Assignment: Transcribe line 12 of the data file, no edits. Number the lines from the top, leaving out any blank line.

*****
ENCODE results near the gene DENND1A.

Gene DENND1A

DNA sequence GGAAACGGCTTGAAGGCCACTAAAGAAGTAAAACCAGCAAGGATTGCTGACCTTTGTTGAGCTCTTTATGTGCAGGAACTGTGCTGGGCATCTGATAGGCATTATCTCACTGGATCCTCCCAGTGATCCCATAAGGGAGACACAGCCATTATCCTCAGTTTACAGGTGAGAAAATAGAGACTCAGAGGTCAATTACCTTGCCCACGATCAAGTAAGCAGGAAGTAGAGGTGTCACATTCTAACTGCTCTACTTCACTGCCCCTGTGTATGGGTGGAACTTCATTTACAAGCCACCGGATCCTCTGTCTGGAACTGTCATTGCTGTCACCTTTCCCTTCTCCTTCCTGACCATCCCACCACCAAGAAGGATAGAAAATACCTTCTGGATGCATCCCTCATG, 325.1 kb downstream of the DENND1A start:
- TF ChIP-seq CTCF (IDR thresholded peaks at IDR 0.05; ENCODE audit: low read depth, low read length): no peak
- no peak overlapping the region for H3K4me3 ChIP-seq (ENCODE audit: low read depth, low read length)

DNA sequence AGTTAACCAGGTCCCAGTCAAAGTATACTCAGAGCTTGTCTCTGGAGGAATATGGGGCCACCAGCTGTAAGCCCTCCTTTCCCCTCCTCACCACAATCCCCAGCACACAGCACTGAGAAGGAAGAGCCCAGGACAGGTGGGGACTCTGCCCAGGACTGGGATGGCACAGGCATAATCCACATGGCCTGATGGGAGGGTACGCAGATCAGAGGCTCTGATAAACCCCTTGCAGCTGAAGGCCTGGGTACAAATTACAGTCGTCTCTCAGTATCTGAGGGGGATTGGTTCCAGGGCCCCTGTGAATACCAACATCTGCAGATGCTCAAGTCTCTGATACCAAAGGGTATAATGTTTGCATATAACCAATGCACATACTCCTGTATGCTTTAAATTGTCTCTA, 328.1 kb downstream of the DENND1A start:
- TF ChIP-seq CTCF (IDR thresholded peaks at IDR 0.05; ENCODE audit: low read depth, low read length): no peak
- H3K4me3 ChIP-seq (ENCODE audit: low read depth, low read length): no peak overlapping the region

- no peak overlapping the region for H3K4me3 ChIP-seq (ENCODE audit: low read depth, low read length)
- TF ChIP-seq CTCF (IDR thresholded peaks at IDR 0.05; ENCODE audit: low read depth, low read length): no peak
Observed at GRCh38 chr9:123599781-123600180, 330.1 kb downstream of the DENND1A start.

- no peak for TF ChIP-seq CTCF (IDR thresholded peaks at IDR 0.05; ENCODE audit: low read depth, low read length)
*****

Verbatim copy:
- no peak for TF ChIP-seq CTCF (IDR thresholded peaks at IDR 0.05; ENCODE audit: low read depth, low read length)